Historical Armenian Church, Chennai - a legacy of Madras Armenian traders

Armenian church, Chennai, India. TripAdvisor
During the early and late colonial period, the Armenians from West Asia and Armenia made a solid contribution to the growth of trade in Madras, then the capital of Madras Presidency.  This city then  boasted of a  highly religious and thriving  business community. To meet their spiritual needs, they built a Church in George Town in Chennai (Madras).

Armenian church, Chennai, inside. trodly.com/in
Armenian Church, located in George Town - Chennai
built in 1712 and later rebuilt in 1772, is one of the oldest churches of the Indian subcontinent. In 1746, the church was demolished during the brief French occupation.  Also known as the Armenian Church of Virgin Mary, it is located on the Armenian Street, Chennai and is famous for its belfry of six bells. It is difficult to notice the church from outside because it is  behind buildings,  hidden from the madness and chaos of Armenian Street  once a vibrant busy business quarter close to the port.
Bells of the Armenian Church in Madras.  en.wikipedia.org/
During the early colonial period, when the East India Company  was busy with mercantile trading activities, lots of Europeans moved into Madras to try their luck in business. Along with them also arrived the Armenians  and later Jews  for trade in Madras (Chennai). It is quite interesting to note that the  a select group of  adventurous Armenian settlers from Armenia, Persia, etc.,  came to Madras on foot throughgh Hindukush mountains, thus taking a long and arduous journey in the hope of finding their fortune in South India.  Armenians  focused their trade activities in  fine silk, expensive spices and gems, whereas the British were controlling cotton cloth. They were quite religious and made good contributions to the church.  St Mary's was built to seat 130 people of the Orthodox tradition, plus a choir in its gallery. So, it is a small church catering to the Armenian community.
Armenian Church .Madras Heritage and Carnatic Music - WordPress.com

Presently it is not functioning as a church and it is declared as a heritage site and from  9 am to  2 pm it is open to visitors. Services are still held here four to six times a year, when a priest visits with a group of Armenians from Calcutta, where there are 140. The Armenian Apostolic Church is funding and maintaining the church under the  The Armenian Church Committee in Calcutta. The Belfry adjacent to the main Church building houses six large bells which are rung every Sunday at 9:30 am by the caretaker to remind us that the old historical church is being taken care of regularly, though there are no Church services, prayers, etc.

The church has a big graveyard and there are graves of about 350 Armenians here. It is of particular interest to History buff that the founder, publisher and editor of the world's first Armenian periodical "Azdarar", Rev. Haroutiun Shmavonian's mortal remains are in the grave. The Armenian population after India's independence declined drastically to a tickle. The last ones left Chennai in 2004 and presently the church is being taken care of by one Michel Stephen who, besides keeping the church well, I understand, is showcasing the legacy of past Armenian traders of Madras.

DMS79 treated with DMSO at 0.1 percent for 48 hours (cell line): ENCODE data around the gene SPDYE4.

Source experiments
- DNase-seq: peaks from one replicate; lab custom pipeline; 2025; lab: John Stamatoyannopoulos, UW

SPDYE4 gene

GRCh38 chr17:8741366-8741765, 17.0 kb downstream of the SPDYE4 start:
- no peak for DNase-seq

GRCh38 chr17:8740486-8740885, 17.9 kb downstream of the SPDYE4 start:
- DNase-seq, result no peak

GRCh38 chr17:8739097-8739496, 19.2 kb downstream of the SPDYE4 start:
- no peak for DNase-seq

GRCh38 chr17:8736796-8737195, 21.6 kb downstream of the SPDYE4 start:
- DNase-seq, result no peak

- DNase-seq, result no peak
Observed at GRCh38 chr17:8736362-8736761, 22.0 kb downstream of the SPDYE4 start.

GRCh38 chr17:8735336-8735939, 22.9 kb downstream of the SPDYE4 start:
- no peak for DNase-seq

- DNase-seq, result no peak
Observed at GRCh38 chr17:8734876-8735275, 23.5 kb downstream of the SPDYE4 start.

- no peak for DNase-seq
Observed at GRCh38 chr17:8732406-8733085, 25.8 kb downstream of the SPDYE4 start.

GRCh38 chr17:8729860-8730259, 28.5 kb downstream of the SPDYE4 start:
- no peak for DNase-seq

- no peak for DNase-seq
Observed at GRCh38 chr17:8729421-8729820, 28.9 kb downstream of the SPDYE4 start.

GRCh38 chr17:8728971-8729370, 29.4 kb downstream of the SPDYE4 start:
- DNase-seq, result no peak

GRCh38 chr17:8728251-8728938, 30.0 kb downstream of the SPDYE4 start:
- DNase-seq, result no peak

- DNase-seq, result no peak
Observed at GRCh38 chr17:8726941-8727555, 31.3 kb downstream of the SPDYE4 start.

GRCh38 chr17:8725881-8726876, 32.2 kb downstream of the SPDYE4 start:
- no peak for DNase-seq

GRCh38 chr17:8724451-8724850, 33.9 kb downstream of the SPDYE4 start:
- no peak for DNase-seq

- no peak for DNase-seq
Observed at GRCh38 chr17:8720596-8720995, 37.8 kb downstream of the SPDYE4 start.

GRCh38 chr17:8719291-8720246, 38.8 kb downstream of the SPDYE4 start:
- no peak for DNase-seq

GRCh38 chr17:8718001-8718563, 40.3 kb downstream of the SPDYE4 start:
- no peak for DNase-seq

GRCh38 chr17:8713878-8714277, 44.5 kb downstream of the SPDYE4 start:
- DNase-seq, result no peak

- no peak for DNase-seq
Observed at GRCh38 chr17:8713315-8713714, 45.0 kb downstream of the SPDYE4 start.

Belfry of the Armenian Church in Madras. en.wikipedia.org/
 Any  visitor to the Church will be much impressed by the six bells in the belfry.  The are all of different sizes, varying from 21 to 26 inches, and weigh around 150 kg each, They are  said  to be the largest and heaviest bells of Chennai. One interesting fact is these bell were cast at different times:   One bell, with Armenian inscription dates back to 1754. This  bell was recast in 1808 for unknown reasons and also bears Tamil inscription.  Another bell's inscription suggests that it dates back to 1778. Inscriptions on two bells suggest that they were donated by an Armenian trader  to the church  in memory of his 19 year old son Eliazar Shawmier, buried in the Church’s garden. It is on his  private chapel ground the present Church stands. With respect to remaining two bells, they  date back to 1837 and were cast by the White chapel Bell Foundry, then known as Mears & Stain bank, with inscriptions reading "Thomas Mears, Founder, London". They created the bells for Big Ben in London and the much older Liberty Bells in Philadelphia, PA - USA.

This church is in proud possession of a massive Bible, printed in 1686, in fine Armenian script with woodcut prints, which is used on certain occasions, according to the Church keeper Michael Stephen. The stepped wooden altar is  inlaid with rare  and fine oval paintings depicting various events from  the life of Christ, surmounted by a painting of the Assumption.